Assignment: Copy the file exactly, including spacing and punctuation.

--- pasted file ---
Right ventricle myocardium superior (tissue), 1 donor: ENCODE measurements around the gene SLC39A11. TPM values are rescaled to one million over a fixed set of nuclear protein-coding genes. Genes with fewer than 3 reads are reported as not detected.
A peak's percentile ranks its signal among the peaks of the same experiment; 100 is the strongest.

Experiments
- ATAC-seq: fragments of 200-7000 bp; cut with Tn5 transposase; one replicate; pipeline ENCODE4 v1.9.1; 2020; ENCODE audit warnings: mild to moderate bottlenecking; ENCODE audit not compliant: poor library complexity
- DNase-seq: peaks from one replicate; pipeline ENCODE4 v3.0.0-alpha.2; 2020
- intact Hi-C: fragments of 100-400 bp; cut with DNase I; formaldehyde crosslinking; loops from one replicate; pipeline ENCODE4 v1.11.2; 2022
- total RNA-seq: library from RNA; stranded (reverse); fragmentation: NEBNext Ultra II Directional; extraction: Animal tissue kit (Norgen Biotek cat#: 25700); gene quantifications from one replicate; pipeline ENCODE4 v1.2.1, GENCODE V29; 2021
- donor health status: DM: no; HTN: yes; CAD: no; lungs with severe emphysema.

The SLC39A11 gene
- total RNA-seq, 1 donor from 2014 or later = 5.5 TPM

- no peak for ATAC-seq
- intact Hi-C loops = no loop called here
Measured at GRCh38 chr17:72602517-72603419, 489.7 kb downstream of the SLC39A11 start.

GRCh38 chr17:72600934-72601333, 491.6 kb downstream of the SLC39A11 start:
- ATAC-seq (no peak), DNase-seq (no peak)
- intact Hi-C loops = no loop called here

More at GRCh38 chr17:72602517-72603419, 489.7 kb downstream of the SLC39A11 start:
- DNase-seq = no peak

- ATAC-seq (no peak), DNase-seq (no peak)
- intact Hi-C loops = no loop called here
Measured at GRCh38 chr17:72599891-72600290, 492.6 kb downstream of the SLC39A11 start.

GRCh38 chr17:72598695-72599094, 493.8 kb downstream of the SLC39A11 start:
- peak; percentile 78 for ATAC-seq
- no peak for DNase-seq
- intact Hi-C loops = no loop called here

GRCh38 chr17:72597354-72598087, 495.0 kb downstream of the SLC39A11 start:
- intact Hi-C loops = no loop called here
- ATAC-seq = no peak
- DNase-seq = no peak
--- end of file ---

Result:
Right ventricle myocardium superior (tissue), 1 donor: ENCODE measurements around the gene SLC39A11. TPM values are rescaled to one million over a fixed set of nuclear protein-coding genes. Genes with fewer than 3 reads are reported as not detected.
A peak's percentile ranks its signal among the peaks of the same experiment; 100 is the strongest.

Experiments
- ATAC-seq: fragments of 200-7000 bp; cut with Tn5 transposase; one replicate; pipeline ENCODE4 v1.9.1; 2020; ENCODE audit warnings: mild to moderate bottlenecking; ENCODE audit not compliant: poor library complexity
- DNase-seq: peaks from one replicate; pipeline ENCODE4 v3.0.0-alpha.2; 2020
- intact Hi-C: fragments of 100-400 bp; cut with DNase I; formaldehyde crosslinking; loops from one replicate; pipeline ENCODE4 v1.11.2; 2022
- total RNA-seq: library from RNA; stranded (reverse); fragmentation: NEBNext Ultra II Directional; extraction: Animal tissue kit (Norgen Biotek cat#: 25700); gene quantifications from one replicate; pipeline ENCODE4 v1.2.1, GENCODE V29; 2021
- donor health status: DM: no; HTN: yes; CAD: no; lungs with severe emphysema.

The SLC39A11 gene
- total RNA-seq, 1 donor from 2014 or later = 5.5 TPM

- no peak for ATAC-seq
- intact Hi-C loops = no loop called here
Measured at GRCh38 chr17:72602517-72603419, 489.7 kb downstream of the SLC39A11 start.

GRCh38 chr17:72600934-72601333, 491.6 kb downstream of the SLC39A11 start:
- ATAC-seq (no peak), DNase-seq (no peak)
- intact Hi-C loops = no loop called here

More at GRCh38 chr17:72602517-72603419, 489.7 kb downstream of the SLC39A11 start:
- DNase-seq = no peak

- ATAC-seq (no peak), DNase-seq (no peak)
- intact Hi-C loops = no loop called here
Measured at GRCh38 chr17:72599891-72600290, 492.6 kb downstream of the SLC39A11 start.

GRCh38 chr17:72598695-72599094, 493.8 kb downstream of the SLC39A11 start:
- peak; percentile 78 for ATAC-seq
- no peak for DNase-seq
- intact Hi-C loops = no loop called here

GRCh38 chr17:72597354-72598087, 495.0 kb downstream of the SLC39A11 start:
- intact Hi-C loops = no loop called here
- ATAC-seq = no peak
- DNase-seq = no peak